Blueprints and Circuits of Collective Authorship: Autopoietic Systems and Media Networks in Oral-Formulaic Theory

Adam Webb-Orenstein


The research on traditional oral composition conducted by Milman Parry and Albert Lord, presented in Lord’s The Singer of Tales, has been influential in, among other areas of study, the development of theoretical approaches to performance in the field of folkloristics and the formation of ideas about orality and literacy underpinning significant conceptual innovations in media theory, but the suggestion of this paper is that the reception of their work has generally missed the important mechanismic and nonlinear dimensions of oral composition elucidated by their findings. Employing analytical models not usually brought to bear upon Parry and Lord’s work, especially theorizations by Niklas Luhmann and Friedrich Kittler, this paper undertakes a reexamination of The Singer of Tales as well as some of the genealogies of scholarship in which it is embedded to propose an interpretation that foregrounds the emergent systematicity constitutive of oral tradition. Beyond a reconsideration of their treatment of collective oral authorship, the articulation of a systems theoretical reading of their project shows that Parry and Lord describe a communicative network for the reproduction of a traditional form that is routed through individual performers and bypasses any capacities that might be understood as creative or intentional. In doing so, it indicates both possibilities for the reassessment of folkloristics as a resource for media analysis and a new configuration for the cooperative mutual engagement of Luhmannian systems theory and Kittlerian media theory.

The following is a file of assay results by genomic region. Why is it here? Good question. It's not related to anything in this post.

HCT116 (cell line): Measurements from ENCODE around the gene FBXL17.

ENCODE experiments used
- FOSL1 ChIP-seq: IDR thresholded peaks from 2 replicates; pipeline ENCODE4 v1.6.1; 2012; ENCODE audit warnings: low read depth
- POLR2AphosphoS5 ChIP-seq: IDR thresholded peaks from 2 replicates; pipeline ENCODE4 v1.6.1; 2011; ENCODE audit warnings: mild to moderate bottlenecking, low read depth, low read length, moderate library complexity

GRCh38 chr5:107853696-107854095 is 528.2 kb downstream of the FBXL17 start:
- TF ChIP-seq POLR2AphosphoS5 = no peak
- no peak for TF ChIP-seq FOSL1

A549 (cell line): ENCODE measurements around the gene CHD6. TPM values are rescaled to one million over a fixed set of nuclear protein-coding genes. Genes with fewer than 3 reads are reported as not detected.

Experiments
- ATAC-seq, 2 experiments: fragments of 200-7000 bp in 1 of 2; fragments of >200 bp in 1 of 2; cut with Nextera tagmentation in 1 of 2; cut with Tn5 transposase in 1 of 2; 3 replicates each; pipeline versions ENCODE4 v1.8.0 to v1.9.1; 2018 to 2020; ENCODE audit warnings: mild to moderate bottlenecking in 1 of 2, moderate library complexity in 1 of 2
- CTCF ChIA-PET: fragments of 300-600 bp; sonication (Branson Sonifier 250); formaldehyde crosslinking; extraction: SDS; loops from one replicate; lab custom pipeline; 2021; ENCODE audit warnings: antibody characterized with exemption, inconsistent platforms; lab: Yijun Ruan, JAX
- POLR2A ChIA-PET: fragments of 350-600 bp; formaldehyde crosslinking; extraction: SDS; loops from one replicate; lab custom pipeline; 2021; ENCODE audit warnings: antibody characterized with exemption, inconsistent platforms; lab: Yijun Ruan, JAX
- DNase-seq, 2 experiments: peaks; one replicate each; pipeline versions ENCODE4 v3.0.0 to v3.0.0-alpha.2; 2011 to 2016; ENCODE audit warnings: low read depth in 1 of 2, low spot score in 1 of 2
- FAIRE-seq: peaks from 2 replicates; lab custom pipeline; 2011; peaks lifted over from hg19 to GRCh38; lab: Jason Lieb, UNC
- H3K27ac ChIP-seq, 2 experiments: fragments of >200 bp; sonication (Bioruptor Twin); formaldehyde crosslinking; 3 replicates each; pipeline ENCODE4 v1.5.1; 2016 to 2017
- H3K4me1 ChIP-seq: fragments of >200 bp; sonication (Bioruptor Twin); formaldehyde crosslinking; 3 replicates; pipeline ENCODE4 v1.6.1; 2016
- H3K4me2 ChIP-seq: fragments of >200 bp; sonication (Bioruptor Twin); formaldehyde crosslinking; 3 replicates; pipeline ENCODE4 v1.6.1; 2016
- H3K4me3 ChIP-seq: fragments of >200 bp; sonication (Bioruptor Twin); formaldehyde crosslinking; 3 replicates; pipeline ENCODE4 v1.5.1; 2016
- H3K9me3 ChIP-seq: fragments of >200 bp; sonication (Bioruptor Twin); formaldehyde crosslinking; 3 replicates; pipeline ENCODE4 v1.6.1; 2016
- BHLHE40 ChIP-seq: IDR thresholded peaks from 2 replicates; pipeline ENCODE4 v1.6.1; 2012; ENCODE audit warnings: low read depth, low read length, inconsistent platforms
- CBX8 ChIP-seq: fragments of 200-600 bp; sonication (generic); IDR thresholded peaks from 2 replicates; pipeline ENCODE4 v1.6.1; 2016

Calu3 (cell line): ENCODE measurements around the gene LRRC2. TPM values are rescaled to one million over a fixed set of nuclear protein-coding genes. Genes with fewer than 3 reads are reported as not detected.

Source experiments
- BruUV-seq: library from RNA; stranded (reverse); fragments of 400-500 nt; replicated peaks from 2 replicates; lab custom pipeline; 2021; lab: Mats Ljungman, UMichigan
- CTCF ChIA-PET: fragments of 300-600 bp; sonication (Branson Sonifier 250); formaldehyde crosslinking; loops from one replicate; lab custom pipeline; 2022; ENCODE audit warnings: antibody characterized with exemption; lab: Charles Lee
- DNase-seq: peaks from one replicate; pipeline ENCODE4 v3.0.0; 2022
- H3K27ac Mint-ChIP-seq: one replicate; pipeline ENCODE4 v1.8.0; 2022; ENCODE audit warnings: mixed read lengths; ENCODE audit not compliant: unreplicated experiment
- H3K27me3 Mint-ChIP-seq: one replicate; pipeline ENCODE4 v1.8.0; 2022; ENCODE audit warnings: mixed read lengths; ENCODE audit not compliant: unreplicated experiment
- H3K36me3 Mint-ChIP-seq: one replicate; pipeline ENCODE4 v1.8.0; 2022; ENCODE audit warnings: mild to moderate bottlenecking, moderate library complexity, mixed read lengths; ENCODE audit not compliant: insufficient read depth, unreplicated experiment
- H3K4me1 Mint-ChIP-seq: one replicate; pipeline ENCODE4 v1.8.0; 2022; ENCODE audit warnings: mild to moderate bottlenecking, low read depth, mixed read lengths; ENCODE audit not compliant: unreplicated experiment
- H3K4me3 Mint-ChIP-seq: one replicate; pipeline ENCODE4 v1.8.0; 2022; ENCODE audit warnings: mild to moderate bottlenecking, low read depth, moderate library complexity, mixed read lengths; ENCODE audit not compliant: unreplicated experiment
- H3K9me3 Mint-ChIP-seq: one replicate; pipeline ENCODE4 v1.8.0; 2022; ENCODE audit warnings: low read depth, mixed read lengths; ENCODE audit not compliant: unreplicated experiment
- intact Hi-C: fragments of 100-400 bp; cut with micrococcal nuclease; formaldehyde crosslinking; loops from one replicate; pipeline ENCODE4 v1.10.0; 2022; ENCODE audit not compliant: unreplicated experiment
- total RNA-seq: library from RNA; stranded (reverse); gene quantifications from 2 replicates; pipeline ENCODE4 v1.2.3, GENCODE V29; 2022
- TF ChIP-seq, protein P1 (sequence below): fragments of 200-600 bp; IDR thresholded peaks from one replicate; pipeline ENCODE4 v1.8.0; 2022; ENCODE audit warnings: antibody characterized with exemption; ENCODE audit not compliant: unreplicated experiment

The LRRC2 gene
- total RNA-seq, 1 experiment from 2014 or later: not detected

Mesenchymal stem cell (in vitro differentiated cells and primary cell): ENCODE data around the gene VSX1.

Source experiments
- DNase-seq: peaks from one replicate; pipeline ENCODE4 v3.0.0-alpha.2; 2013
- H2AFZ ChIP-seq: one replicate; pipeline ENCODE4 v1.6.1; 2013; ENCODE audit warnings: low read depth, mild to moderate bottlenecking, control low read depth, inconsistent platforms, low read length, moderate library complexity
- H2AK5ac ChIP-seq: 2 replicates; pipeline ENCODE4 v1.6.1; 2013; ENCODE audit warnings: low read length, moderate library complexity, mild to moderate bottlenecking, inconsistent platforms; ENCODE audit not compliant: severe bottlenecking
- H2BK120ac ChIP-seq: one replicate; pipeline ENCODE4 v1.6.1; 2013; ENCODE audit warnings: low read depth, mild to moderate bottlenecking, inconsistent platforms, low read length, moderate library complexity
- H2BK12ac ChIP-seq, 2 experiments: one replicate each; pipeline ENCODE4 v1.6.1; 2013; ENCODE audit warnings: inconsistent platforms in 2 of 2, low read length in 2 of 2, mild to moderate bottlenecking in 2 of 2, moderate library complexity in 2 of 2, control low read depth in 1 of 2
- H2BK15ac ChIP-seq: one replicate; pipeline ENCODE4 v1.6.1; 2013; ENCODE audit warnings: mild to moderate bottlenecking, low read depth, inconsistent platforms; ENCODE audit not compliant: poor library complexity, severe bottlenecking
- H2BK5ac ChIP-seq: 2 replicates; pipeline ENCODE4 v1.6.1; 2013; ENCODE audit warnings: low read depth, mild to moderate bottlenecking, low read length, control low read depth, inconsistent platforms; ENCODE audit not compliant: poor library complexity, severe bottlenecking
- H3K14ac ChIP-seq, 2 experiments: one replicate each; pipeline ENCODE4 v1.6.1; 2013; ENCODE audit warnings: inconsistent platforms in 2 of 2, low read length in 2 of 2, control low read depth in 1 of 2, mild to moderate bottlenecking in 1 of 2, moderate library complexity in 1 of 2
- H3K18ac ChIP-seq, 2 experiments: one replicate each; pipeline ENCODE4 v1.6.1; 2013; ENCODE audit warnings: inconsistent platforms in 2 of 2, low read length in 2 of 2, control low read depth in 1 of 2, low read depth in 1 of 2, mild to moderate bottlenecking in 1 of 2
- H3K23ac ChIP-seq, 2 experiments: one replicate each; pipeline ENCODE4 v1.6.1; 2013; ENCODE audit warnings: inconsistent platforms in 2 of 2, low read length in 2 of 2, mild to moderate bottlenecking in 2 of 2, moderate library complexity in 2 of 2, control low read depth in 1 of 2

oral-formulaic composition; media technology; folkloristics; communication systems

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